Wallaces Farmer

This past year was one of the driest on record, yet Iowa produced more soybeans than any other state.

Rod Swoboda 1, Editor, Wallaces Farmer

January 13, 2013

4 Min Read

Final U.S. Department of Agriculture estimates for 2012 show that despite weathering one of the driest growing seasons on record, Iowa soybean farmers continued to lead the nation in soybean production. The department's annual 2012 Crop Production Summary report was released Jan. 11, 2013 and shows the final numbers for the 2012 crop.

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Iowa soybean farmers led the nation with an estimated 413.8 million bushels produced last year. Per-acre soybean production in Iowa for 2012 totaled 44.5 bushels, down from last year's total of 51.5 bushels, but still up by a half bushel per acre from USDA's November estimate of 44 bushels per acre. "These yields truly are a testament to Iowa soybean farmers," says Mark Jackson, Iowa Soybean Association president. "After going through the dry weather, our yields in 2012 were down less than 5% from a normal year and that should bode well for our customers' confidence. It shows our farmers can continue to meet the needs of our customers, no matter what Mother Nature brings our way."

Projected average price for 2012 crop soybeans is lowered a little by USDA

According to the USDA World Agricultural Supply Demand Estimates or WASDE report, also released Jan. 11, 2013, U.S. bean production in 2012 totaled 3.01 billion bushels, making it the seventh largest bean crop on record. National average yields were estimated at 39.6 bushels per acre.

The projected range for 2012/2013 marketing season average for bean prices was lowered 30 cents at the midpoint by USDA in the WASDE report, and narrowed to a range of $13.50 to $15 per bushel. This is a farm price, as projected by USDA.

U.S. corn production was estimated at 10.8 billion bushels, 13% below 2011. The average U.S. corn yield in was estimated at 123.4 bushels per acre for 2012. The WASDE projected corn ending stocks at 602 million bushels, while the projected season-average farm price for corn is unchanged at $6.80 to $8 per bushel.

Livestock farmers are still feeling the pinch of higher costs for feed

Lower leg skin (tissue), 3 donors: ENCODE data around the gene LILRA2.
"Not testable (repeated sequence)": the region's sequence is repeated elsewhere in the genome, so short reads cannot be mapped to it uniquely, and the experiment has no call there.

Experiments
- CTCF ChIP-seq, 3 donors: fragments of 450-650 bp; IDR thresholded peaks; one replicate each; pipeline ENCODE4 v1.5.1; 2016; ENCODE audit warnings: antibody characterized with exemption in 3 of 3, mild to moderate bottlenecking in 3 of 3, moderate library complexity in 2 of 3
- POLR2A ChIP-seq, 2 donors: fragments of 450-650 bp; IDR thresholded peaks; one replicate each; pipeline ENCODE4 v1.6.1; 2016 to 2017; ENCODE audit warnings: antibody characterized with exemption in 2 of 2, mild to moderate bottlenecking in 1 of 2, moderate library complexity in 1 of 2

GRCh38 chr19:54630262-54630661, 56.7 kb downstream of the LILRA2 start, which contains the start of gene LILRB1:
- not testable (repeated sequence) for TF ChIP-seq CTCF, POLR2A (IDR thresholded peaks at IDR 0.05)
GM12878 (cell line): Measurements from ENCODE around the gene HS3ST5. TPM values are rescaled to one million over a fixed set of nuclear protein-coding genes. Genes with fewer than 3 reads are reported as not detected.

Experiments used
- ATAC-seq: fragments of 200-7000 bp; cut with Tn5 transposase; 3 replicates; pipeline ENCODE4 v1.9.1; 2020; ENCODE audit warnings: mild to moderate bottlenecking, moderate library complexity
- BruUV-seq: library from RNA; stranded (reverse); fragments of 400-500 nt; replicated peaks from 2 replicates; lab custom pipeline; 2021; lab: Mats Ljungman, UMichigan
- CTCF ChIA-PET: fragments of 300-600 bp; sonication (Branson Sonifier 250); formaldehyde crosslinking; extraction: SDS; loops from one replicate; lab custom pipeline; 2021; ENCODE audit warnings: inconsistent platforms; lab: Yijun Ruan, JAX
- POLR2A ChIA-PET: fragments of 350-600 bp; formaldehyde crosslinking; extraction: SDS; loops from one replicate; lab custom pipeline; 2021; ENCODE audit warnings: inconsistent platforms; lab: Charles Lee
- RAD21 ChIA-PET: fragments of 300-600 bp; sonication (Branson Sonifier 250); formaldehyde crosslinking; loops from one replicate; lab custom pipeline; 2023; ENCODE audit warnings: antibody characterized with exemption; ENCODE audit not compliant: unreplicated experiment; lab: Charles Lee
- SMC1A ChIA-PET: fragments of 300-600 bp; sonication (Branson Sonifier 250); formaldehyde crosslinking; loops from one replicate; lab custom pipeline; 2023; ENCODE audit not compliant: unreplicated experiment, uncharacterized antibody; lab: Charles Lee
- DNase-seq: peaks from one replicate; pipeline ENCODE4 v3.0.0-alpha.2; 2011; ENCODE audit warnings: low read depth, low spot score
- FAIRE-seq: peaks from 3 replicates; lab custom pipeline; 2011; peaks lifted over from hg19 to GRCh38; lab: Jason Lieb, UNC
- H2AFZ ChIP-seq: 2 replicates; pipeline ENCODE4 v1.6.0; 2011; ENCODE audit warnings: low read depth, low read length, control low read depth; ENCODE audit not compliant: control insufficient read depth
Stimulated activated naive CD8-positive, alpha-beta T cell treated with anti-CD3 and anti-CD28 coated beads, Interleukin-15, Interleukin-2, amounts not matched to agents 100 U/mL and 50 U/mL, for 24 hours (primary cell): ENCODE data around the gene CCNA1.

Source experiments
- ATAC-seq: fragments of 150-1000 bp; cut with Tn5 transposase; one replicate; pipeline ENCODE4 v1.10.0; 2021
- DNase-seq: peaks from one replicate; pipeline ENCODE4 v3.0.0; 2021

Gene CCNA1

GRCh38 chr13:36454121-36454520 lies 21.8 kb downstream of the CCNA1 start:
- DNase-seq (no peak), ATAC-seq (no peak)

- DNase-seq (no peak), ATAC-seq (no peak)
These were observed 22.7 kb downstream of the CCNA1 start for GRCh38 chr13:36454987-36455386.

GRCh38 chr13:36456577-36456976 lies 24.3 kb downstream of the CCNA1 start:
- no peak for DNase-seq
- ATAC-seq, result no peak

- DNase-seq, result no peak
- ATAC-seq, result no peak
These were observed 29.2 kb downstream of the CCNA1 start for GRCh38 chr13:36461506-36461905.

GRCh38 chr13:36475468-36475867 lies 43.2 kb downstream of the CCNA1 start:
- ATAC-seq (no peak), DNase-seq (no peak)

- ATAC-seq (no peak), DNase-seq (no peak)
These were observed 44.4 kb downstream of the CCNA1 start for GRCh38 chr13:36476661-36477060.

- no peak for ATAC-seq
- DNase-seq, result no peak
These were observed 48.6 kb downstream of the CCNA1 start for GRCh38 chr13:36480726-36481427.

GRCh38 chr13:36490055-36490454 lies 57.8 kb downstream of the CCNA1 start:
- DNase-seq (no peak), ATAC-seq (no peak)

"Livestock farmers are still feeling the pinch of higher costs for their feed and I definitely can attest to that, but we're also certainly working smarter," says Jackson who farms near Rose Hill in southeast Iowa. He and his family raise soybeans and corn and also custom feed hogs. "With so much market volatility and competition from other places in the world that are raising soybeans such as South America, farmers in the U.S. are definitely learning how to look at the whole system and make marketing a priority."~~~PAGE_BREAK_HERE~~~

Demand for U.S. soybeans, soybean oil and soybean meal continues to be strong. The WASDE report estimated higher domestic soybean meal consumption and increased soybean meal exports. U.S. soybean export estimates remained at 1.345 billion bushels for the 2012/2013 marketing year and 2012/13 soybean ending stocks next August 31 are projected at 135 million bushels, up 5 million from the estimate USDA released last month.

Meat production expected to rise in 2013, should keep bean meal demand strong

"U.S. meat production is expected to increase in 2013 for pork, beef, broiler and turkey," notes Grant Kimberley, director of market development for ISA. "That means strong demand for soybean meal domestically, and the cash basis should remain strong due to positive crush margins for processors with strong meal and oil demand."

In addition, soybean oil demand should grow in 2013 due to the reinstatement of the federal biodiesel tax credit by Congress. They made the tax credit retroactive to 2012 and also in effect for 2013. Biodiesel production will also get a boost from the 280 million gallon increase to the Renewable Fuel Standard or RFS-2, which moves the RFS-2 for biodiesel up to 1.280 billion gallons required to be used nationwide in 2013. The $1 per gallon tax credit for blenders of biodiesel could actually mean that biodiesel demand could go as high as 1.7 billion gallons, says Kimberley.

Kimberley adds that international demand for soy should remain strong in places like China for whole beans, and soybean meal continues to garner strong global demand. To learn more visit www.iasoybeans.com.

For the complete USDA Annual Crop Production report for 2012, click here.

For the January USDA Grain Stocks report, click here.

For the complete USDA global supply and demand estimates report, click here.

About the Author(s)

Rod Swoboda 1

Editor, Wallaces Farmer

Rod, who has been a member of the editorial staff of Wallaces Farmer magazine since 1976, was appointed editor of the magazine in April 2003. He is widely recognized around the state, especially for his articles on crop production and soil conservation topics, and has won several writing awards, in addition to honors from farm, commodity and conservation organizations.

"As only the tenth person to hold the position of Wallaces Farmer editor in the past 100 years, I take seriously my responsibility to provide readers with timely articles useful to them in their farming operations," Rod says.

Raised on a farm that is still owned and operated by his family, Rod enjoys writing and interviewing farmers and others involved in agriculture, as well as planning and editing the magazine. You can also find Rod at other Farm Progress Company activities where he has responsibilities associated with the magazine, including hosting the Farm Progress Show, Farm Progress Hay Expo and the Iowa Master Farmer program.

A University of Illinois grad with a Bachelors of Science degree in agriculture (ag journalism major), Rod joined Wallaces Farmer after working several years in Washington D.C. as a writer for Farm Business Incorporated.

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